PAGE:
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New Research 2: LONG COVID, new tests for detection

Updated: Mar 11

Swiss scientists have identified immune system abnormalities in patients with long COVID that might open the door to new diagnostic tests and treatments.

The researchers found that a group of proteins in the blood that are part of the body's immune response called the "complement system" are not working properly in patients with long COVID.

Blood samples turned up important differences between those who recovered from COVID and those who did not. These differences might be used as biomarkers to diagnose long COVID and might even point the way to new treatments for the condition, the researchers said.

By testing for 6500 blood proteins in about 300 patients, the Swiss researchers found that dysfunctional complement system proteins could possibly explain fatigue and "smoldering inflammation," said Onur Boyman, MD, a professor of immunology from University Hospital Zurich in Zurich, Switzerland.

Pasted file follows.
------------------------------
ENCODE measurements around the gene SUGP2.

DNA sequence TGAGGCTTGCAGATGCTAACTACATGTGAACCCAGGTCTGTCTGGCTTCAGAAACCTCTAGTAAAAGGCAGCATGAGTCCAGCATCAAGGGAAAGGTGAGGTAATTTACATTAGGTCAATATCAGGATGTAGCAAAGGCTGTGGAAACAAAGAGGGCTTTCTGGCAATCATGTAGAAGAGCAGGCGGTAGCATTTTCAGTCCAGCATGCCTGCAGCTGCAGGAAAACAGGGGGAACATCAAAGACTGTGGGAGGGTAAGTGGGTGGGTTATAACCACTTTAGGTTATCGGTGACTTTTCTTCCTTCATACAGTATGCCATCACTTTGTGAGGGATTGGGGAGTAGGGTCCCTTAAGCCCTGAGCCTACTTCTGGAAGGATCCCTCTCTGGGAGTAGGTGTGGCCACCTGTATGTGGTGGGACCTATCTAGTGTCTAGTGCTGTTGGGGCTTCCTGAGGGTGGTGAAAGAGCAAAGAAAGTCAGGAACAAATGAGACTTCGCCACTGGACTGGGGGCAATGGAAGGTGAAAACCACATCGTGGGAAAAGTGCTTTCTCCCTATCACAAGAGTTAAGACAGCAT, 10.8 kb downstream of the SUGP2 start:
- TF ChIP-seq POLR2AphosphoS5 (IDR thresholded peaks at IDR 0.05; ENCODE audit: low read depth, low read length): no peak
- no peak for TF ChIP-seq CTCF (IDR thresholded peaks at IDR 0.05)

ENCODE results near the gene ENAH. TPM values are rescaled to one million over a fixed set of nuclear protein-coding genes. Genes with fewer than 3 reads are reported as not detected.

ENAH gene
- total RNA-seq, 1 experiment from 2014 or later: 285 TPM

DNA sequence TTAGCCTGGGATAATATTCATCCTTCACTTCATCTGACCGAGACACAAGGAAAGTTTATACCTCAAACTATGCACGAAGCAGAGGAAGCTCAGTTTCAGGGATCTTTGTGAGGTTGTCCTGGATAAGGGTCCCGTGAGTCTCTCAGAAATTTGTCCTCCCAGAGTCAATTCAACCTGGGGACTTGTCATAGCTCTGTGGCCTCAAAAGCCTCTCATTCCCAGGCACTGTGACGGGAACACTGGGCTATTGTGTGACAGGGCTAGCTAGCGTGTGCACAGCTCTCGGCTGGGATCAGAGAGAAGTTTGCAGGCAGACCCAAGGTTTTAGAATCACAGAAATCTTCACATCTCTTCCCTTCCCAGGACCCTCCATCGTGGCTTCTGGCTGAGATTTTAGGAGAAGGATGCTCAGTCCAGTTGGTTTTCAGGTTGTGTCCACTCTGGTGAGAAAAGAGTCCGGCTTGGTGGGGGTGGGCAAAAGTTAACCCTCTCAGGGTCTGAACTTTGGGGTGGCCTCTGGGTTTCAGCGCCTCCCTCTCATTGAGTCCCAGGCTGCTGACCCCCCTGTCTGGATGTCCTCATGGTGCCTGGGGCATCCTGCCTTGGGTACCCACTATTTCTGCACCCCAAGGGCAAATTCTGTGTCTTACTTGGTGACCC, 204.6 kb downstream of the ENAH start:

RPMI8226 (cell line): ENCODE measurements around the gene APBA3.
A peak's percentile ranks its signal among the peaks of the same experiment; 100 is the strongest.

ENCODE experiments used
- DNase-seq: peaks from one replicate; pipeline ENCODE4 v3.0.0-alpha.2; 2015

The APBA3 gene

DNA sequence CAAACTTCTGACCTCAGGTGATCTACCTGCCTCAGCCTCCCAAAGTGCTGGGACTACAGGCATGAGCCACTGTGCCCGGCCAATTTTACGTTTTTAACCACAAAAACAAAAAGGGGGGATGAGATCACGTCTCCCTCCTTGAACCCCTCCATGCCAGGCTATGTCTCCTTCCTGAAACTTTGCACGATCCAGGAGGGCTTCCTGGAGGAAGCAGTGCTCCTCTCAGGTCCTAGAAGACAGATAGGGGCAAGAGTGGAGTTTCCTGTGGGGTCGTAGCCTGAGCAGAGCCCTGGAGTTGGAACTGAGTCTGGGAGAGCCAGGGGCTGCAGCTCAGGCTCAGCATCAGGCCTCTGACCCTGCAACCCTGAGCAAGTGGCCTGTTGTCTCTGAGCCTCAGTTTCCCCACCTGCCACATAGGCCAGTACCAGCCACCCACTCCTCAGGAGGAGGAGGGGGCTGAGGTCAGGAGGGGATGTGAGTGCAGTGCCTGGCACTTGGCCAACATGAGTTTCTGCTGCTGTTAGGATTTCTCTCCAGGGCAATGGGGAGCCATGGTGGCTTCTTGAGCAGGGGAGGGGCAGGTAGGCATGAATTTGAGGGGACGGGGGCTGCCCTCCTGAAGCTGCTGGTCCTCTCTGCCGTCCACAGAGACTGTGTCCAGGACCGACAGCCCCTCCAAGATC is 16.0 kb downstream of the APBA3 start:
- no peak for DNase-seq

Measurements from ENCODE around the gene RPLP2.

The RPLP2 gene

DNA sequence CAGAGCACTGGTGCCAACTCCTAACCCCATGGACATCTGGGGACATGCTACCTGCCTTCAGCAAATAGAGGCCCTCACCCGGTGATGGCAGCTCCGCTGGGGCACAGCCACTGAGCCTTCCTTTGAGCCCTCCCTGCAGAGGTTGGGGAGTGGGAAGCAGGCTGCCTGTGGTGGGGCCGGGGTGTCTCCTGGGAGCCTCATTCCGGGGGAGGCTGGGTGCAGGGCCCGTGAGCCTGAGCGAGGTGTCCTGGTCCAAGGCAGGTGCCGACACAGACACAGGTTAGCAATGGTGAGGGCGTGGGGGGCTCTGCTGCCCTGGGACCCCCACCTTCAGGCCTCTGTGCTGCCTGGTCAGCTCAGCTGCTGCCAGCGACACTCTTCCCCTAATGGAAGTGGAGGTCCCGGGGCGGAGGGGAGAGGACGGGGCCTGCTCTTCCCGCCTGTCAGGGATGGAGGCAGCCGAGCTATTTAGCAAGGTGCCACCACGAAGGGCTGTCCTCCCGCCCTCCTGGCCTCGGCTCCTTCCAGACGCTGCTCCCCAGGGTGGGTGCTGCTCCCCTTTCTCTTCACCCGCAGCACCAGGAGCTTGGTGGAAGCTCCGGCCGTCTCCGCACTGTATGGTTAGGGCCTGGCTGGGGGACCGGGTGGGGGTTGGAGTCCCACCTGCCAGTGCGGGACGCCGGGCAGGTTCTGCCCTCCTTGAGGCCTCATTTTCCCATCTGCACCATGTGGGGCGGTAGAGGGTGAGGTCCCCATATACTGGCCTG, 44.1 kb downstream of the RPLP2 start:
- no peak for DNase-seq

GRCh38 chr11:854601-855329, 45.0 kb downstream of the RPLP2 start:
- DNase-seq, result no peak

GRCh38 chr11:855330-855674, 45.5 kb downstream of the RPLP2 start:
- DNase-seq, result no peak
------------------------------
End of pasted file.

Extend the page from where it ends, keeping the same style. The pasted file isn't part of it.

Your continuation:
Long COVID has been linked to hundreds of symptoms including brain fog, chronic fatigue, pain, and digestive issues. Various factors drive the condition and likely work with one another other, said David Putrino, PhD, from the Icahn School of Medicine at Mount Sinai in New York City. The Swiss study is useful because "we're trying to best understand how we can explain all of this far-reaching pathobiology," he said.

.... The complement system also plays a role in clearing the body of dead cells. If the cells "lie around too much," they can trigger an immune response, he said. Read more here...

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